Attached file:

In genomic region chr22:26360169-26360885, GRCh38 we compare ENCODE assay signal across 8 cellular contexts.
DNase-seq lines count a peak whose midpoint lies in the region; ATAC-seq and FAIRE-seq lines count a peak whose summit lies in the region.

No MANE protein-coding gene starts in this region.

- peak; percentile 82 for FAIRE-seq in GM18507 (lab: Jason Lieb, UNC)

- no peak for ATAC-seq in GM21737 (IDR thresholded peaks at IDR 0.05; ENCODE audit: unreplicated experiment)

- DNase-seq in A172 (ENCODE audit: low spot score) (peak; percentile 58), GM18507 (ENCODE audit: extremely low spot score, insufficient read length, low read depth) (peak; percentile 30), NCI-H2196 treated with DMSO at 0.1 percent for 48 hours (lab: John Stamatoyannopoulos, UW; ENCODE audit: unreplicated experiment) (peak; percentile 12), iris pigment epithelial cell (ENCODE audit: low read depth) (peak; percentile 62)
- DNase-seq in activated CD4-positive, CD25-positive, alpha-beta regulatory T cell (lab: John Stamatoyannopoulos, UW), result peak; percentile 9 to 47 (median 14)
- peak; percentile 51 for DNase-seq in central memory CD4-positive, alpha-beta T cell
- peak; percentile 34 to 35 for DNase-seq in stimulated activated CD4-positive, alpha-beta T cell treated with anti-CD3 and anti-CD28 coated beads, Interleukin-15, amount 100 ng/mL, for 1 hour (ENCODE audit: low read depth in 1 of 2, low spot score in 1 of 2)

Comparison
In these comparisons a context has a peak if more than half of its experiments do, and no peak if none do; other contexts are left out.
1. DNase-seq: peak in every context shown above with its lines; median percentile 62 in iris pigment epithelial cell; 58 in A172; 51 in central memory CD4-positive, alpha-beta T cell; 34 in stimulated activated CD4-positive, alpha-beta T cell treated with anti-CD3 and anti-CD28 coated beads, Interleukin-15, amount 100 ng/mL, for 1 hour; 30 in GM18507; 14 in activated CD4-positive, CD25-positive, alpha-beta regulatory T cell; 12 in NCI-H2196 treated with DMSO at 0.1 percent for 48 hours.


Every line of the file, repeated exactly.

In genomic region chr22:26360169-26360885, GRCh38 we compare ENCODE assay signal across 8 cellular contexts.
DNase-seq lines count a peak whose midpoint lies in the region; ATAC-seq and FAIRE-seq lines count a peak whose summit lies in the region.

No MANE protein-coding gene starts in this region.

- peak; percentile 82 for FAIRE-seq in GM18507 (lab: Jason Lieb, UNC)

- no peak for ATAC-seq in GM21737 (IDR thresholded peaks at IDR 0.05; ENCODE audit: unreplicated experiment)

- DNase-seq in A172 (ENCODE audit: low spot score) (peak; percentile 58), GM18507 (ENCODE audit: extremely low spot score, insufficient read length, low read depth) (peak; percentile 30), NCI-H2196 treated with DMSO at 0.1 percent for 48 hours (lab: John Stamatoyannopoulos, UW; ENCODE audit: unreplicated experiment) (peak; percentile 12), iris pigment epithelial cell (ENCODE audit: low read depth) (peak; percentile 62)
- DNase-seq in activated CD4-positive, CD25-positive, alpha-beta regulatory T cell (lab: John Stamatoyannopoulos, UW), result peak; percentile 9 to 47 (median 14)
- peak; percentile 51 for DNase-seq in central memory CD4-positive, alpha-beta T cell
- peak; percentile 34 to 35 for DNase-seq in stimulated activated CD4-positive, alpha-beta T cell treated with anti-CD3 and anti-CD28 coated beads, Interleukin-15, amount 100 ng/mL, for 1 hour (ENCODE audit: low read depth in 1 of 2, low spot score in 1 of 2)

Comparison
In these comparisons a context has a peak if more than half of its experiments do, and no peak if none do; other contexts are left out.
1. DNase-seq: peak in every context shown above with its lines; median percentile 62 in iris pigment epithelial cell; 58 in A172; 51 in central memory CD4-positive, alpha-beta T cell; 34 in stimulated activated CD4-positive, alpha-beta T cell treated with anti-CD3 and anti-CD28 coated beads, Interleukin-15, amount 100 ng/mL, for 1 hour; 30 in GM18507; 14 in activated CD4-positive, CD25-positive, alpha-beta regulatory T cell; 12 in NCI-H2196 treated with DMSO at 0.1 percent for 48 hours.